Every year the Gallup poll ranks the most honest and ethical professions, and every year nurses top the list (the latest poll makes it 17 years in a row). But that’s not all that sets the profession apart: Nurses are by necessity some of the most creative, quick-thinking people in the workforce. Whether it’s determining the best way to move a patient or streamlining work processes so that more time can be spent with patients, nurses are constantly analyzing and problem solving. They are the brains behind many of the most ingenious developments in health care and technology, from designing scrubs to creating apps.
Clearly nursing has expanded beyond the clinic and the bedside to the halls of innovation and entrepreneurship. Nurses are well placed to generate new knowledge to help solve many of today’s pressing health care challenges because of their versatility, critical thinking skills, and knowledge of data and fast-flowing information.
One such nurse entrepreneur is Ken Dion, PhD, RN, MBA, a UT Austin School of Nursing alumnus. Ken wasn’t even in elementary school when he began his career in health care. As a five-year-old, he often accompanied his mother, who was a nurse and administrator of a senior living center, to her workplace and helped transport patient records in his wagon.
Later he worked as a fireman, paramedic and a medical assistant in a hospital emergency department before heading to a nursing program at the University of Central Florida in Orlando. While there, he joined the National Student Nurses Association, ran for office, and was elected secretary-treasurer. NSNA advisers encouraged him to pursue dual Master’s in Nursing Science and MBA degrees, which he did at The University of Texas at Austin, one of the few universities in the nation offering the dual degree program at that time.
Taking entrepreneurial courses at the business school and health care courses at the school of nursing at the same time helped him to see where the gaps in the marketplace were.
“A lot of the big challenges in the U.S. health care system are around flawed processes,” he said during a recent visit to Austin. “And who better to straighten those out than nurses? We are close to both patients and the processes.”
One area where nurses excel, Ken explained, is in their ability to adapt quickly to critical situations.
“When the solution to a medical emergency doesn’t present itself, nurses figure one out. If you’re out of pressure bags in the emergency department, you put a blood pressure cuff around the IV bag to get it flowing. We just have fantastic ideas.”
Sometimes these off-the-cuff solutions have the potential to be marketed, and Dion says he often encourages nurses to follow through by surrounding themselves with people who can help them commercialize their ideas and come up with a marketing plan.
“Nurses often don’t take credit for their work because they’re so busy making sure the job gets done,” he said. “I tell them it’s OK to take credit for their work, even in the form of those little bits of green paper! And you don’t have to wait until you know everything about running a business. Get in touch with people who do know about business to start building the right team around you.”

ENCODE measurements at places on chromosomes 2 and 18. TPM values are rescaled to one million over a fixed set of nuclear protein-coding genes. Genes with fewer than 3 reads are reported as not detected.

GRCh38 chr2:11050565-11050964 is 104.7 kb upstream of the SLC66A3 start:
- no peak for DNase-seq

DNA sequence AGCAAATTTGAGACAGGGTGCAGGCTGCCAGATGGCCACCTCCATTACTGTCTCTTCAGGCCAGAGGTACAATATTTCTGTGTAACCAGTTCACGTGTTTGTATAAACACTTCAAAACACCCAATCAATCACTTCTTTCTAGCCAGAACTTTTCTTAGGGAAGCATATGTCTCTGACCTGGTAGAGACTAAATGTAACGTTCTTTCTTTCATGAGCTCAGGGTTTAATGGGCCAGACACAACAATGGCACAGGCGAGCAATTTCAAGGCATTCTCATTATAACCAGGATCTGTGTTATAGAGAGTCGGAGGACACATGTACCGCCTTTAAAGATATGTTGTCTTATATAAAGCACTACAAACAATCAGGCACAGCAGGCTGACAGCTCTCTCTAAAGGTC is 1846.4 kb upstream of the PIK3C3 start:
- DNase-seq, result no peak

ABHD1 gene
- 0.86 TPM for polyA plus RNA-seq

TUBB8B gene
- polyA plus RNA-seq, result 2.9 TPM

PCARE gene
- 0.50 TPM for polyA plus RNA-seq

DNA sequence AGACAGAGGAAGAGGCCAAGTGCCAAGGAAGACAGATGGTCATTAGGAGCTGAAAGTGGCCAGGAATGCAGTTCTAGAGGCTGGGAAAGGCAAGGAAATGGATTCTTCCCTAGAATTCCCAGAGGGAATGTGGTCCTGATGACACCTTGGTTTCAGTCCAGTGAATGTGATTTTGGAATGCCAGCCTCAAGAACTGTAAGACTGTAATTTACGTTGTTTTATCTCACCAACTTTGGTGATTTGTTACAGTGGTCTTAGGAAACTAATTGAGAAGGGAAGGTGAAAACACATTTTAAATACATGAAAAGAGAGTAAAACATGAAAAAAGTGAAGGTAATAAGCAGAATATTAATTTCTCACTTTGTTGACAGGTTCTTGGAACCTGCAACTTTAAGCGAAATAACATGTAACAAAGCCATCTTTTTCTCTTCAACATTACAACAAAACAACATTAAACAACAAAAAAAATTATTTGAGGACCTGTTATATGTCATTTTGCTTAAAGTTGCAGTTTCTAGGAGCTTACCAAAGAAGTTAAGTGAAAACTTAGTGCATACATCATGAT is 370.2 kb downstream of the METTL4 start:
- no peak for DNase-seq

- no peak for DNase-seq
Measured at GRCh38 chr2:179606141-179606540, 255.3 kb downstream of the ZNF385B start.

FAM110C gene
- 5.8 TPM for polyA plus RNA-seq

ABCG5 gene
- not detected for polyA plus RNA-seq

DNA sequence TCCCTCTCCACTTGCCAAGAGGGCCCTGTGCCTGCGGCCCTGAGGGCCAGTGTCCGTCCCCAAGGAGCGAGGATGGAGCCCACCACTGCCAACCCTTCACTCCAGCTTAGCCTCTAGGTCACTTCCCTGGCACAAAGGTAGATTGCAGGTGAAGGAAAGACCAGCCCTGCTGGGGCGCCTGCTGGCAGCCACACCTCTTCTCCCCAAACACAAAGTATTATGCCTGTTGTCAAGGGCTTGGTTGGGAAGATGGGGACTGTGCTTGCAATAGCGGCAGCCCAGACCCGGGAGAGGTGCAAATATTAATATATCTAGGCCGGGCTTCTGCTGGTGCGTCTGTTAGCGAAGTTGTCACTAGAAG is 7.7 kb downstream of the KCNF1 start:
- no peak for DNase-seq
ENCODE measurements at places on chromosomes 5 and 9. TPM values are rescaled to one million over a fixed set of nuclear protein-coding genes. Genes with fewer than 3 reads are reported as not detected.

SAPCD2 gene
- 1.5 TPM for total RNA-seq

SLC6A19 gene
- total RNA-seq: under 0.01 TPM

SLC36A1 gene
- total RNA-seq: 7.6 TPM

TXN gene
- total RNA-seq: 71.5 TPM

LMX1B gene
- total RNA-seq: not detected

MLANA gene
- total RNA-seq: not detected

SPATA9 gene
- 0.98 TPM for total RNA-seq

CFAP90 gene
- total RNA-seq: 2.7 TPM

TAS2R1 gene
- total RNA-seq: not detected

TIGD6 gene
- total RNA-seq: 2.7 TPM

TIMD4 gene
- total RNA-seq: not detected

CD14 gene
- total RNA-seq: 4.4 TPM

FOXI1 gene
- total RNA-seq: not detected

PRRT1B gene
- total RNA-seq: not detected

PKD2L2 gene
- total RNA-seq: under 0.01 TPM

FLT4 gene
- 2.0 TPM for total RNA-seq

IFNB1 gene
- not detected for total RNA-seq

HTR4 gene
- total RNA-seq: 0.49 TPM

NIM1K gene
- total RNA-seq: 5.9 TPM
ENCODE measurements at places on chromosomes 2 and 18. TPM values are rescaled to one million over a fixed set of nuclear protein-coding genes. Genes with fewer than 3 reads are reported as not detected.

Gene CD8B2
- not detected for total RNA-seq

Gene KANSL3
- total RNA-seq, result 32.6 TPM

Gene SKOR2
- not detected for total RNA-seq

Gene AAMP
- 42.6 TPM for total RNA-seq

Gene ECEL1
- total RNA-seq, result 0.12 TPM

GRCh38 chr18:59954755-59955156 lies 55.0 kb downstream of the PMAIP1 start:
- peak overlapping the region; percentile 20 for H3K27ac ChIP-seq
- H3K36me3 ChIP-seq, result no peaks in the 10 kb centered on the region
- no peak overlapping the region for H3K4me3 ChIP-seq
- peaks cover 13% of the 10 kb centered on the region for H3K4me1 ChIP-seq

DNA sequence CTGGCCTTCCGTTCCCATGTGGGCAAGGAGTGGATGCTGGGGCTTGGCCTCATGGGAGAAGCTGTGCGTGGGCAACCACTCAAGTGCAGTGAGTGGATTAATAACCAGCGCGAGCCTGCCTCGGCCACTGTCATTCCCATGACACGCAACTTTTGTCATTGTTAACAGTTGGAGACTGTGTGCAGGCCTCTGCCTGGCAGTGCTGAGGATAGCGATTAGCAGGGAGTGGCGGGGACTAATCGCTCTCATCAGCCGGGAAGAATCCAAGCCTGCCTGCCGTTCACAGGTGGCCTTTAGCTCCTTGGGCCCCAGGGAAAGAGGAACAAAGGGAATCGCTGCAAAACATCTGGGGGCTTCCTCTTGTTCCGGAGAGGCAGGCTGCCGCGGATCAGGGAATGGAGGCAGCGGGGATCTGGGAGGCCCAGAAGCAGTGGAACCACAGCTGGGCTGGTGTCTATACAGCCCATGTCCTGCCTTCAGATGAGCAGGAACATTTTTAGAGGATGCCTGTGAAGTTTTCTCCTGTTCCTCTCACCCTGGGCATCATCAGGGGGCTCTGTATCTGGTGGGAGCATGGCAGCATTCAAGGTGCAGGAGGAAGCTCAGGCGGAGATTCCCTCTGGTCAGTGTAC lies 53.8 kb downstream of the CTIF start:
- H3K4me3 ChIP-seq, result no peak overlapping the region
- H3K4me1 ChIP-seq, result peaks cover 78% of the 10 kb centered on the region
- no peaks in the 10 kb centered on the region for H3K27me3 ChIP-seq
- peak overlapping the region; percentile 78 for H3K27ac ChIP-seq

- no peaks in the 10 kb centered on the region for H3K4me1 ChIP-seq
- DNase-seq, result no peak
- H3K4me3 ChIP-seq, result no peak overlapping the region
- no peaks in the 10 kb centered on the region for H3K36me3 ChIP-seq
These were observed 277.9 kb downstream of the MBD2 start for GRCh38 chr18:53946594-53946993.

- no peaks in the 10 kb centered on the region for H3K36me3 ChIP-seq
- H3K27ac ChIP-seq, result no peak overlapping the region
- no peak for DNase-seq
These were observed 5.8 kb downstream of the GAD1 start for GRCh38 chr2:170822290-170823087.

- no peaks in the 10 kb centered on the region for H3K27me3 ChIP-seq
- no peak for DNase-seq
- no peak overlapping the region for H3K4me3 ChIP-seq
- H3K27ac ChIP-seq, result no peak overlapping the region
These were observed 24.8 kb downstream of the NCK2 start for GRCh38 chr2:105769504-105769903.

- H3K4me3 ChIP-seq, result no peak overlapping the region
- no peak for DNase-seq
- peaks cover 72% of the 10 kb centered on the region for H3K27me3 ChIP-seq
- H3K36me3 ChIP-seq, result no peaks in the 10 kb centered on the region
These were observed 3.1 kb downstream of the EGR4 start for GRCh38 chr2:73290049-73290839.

Ken is excited about the potential for nurse innovators and entrepreneurs to thrive in today’s health care climate. “Nurse have a birds’-eye view and at the same time get down to eye level to look at a situation both laterally and vertically,” he said. “This is why it’s crucial for nurses to have a more prominent place at the table when discussing policy and process changes. We recognize opportunities for innovation and have the leadership and skills to develop them.
This is what he did in 1999 when he founded Decision Critical, Inc., a cloud-based information systems management company dedicated to meeting the education, compliance and competency development needs of health care organizations. During his tenure with the company, he was awarded a patent for the Critical Portfolio™, an ePortfolio application. This first of its kind application allowed nursing to create a repository of their professional development artifacts to a 360-degree view of themselves as a competent professional and not just someone compliant with completing required continuing education.
Additionally, he was awarded a patent for Critical Staffer™, a reverse staffing system, and implemented the first high-availability electronic medical record in the health care industry. He has earned patents for technologies developed to enhance health care business objectives and processes.
After Decision Critical, Inc., was acquired by HealthStream, Inc., in 2012, Dion served as vice president and chief of nursing informatics for the company. He later founded TurnPath, LLC, a health care technology innovation incubator.
More recently, Ken joined the Johns Hopkins University School of Nursing as assistant dean for Business Innovation and Strategic Relationships where he is working with nurse scholars to develop innovative ideas, infusing entrepreneurship into the curriculum, and acting as a liaison between the JHU School of Nursing and other schools and outside organizations.
One suggestion that Ken frequently makes is for student nurses to take at least one business class, if the opportunity presents itself. In addition, he encourages nurses to avail themselves of community and civic resources, such as groups and clubs of retired business people who can act as mentors or guides into the business world.
It’s certainly a great time to be a nurse, he maintains.
“I read recently that forty percent of the jobs that will exist in 2050 haven’t even been thought of yet. Through innovation, nurses can make a direct impact on a single person’s life or a huge impact on an entire population,” he said. “Nurses can and should think about how they can translate their nursing skills into solutions that can be implemented locally, regionally, globally.”